My family were supportive last year when I signed up for a one year course with the Garden Design School at the Botanic Gardens in Bristol, but I knew that secretly they were wondering, why? I’ve been an obsessive gardener for years, but became really hooked after helping out on a show garden at the Hampton Court Flower Show. It was so much fun that I came back and immediately investigated how I could develop this side of my life.

I found, at times, the course was very inconvenient as the workload meant that family life went out the window for days at a time. There I was, middle-aged with three young kids, working through the night to complete, of all things, a gardening course! Ask anyone, and they would expect such a course to be fun and relaxing, as you learn about a subject you are really interested in. I signed up in haste, but it was the right thing to do. I’ve learnt so much about design in the last year as it was a really well-taught course, even if I emerged rather pale and bedraggled from behind my drawing board on many days.

Having taken more than a few months to recover, I now find myself keen to use my new skills and to this end will be writing a weekly blog. At the moment it can be found at Birdsontheblog/food/strawberries in October, and I think the ‘Birds’ plan to set up a dedicated gardening section in time. Every two weeks I plan to write about jobs to do in the garden now, and every other week write a regular ‘Ask Sue’ section where I answer reader’s gardening queries. So if you have a question about plants, growing vegetables or best place to site a pergola, contact me.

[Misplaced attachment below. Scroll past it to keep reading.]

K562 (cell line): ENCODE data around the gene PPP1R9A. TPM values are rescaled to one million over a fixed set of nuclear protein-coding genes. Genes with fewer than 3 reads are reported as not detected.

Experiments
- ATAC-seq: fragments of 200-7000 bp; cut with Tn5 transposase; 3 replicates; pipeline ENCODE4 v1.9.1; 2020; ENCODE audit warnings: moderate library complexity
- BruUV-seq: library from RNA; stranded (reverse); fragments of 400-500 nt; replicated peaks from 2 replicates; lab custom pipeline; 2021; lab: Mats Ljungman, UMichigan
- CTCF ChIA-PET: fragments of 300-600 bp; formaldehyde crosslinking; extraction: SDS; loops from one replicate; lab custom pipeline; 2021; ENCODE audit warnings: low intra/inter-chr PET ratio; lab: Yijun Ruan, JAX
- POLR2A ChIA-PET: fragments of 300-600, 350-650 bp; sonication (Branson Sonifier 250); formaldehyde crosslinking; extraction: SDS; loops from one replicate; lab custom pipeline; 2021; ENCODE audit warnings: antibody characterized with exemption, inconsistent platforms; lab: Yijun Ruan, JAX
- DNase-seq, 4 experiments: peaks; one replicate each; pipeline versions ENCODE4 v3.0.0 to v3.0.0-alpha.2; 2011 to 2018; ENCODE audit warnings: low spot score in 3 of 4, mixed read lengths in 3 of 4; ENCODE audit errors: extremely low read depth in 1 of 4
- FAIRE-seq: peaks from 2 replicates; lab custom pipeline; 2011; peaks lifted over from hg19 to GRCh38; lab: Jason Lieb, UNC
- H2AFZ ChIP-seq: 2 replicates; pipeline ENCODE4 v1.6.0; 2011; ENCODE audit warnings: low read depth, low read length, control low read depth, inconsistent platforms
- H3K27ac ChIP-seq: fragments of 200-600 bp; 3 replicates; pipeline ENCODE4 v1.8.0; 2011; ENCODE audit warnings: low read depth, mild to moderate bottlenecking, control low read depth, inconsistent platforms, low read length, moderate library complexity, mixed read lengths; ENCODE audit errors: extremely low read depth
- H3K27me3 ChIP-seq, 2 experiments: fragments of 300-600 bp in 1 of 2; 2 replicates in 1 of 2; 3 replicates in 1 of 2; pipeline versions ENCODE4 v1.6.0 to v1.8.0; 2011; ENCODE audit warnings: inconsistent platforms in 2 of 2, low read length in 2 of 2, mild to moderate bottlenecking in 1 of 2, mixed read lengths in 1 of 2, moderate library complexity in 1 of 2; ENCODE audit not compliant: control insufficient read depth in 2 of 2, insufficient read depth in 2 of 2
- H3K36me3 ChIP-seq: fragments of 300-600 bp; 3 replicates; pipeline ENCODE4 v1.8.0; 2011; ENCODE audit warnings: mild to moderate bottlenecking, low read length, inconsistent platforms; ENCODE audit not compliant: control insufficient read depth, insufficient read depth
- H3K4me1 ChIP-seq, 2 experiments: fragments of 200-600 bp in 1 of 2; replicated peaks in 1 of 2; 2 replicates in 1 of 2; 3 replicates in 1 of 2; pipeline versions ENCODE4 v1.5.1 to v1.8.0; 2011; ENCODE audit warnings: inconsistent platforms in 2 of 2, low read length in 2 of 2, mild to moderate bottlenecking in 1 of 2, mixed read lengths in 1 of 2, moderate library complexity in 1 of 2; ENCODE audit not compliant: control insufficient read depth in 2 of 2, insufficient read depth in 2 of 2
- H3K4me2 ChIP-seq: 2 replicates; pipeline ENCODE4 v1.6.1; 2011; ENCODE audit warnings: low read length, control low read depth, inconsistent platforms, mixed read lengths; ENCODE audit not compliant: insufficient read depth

First day back at school – what’s it like for you? From one Swindon mum.

Today many children went back to school – as a mum of three, I have three of these days to deal with this year as all three children are at different stages.

Today will possibly be the most long-winded and it reminded me of the trauma that many working parents feel when they are trying to do the right things for their children at school – and get to work on time. It’s a daily battle.

Being self-employed I’ve deliberately kept all three days as free as possible and I’ve not regretted it. After years of children at school, I finally found that it’s best to be as free as possible on days like today. It’s brought the stress down to a bearable level.
Last Friday it was first child to secondary school – getting up far too early, stressing about uniform, putting a tie on for the first time and the horror of my daughter in realising that she has to master this every day for the next few years! What a trauma. Then it’s the ‘what if’ period – what if I can’t find my friends? what if I get lost? what if I can’t find the toilets? what if I’ve forgotten my PE kit?

Notice that these ‘what ifs’ are not the same as us parents? Like, ‘what if the work is too hard? or what if my child gets bullied? or what if my child is naughty?’

What I did not have to do was take my child to school – no it’s now an early bus there and back, but that brings it’s own trauma about safety, on the road and on the bus.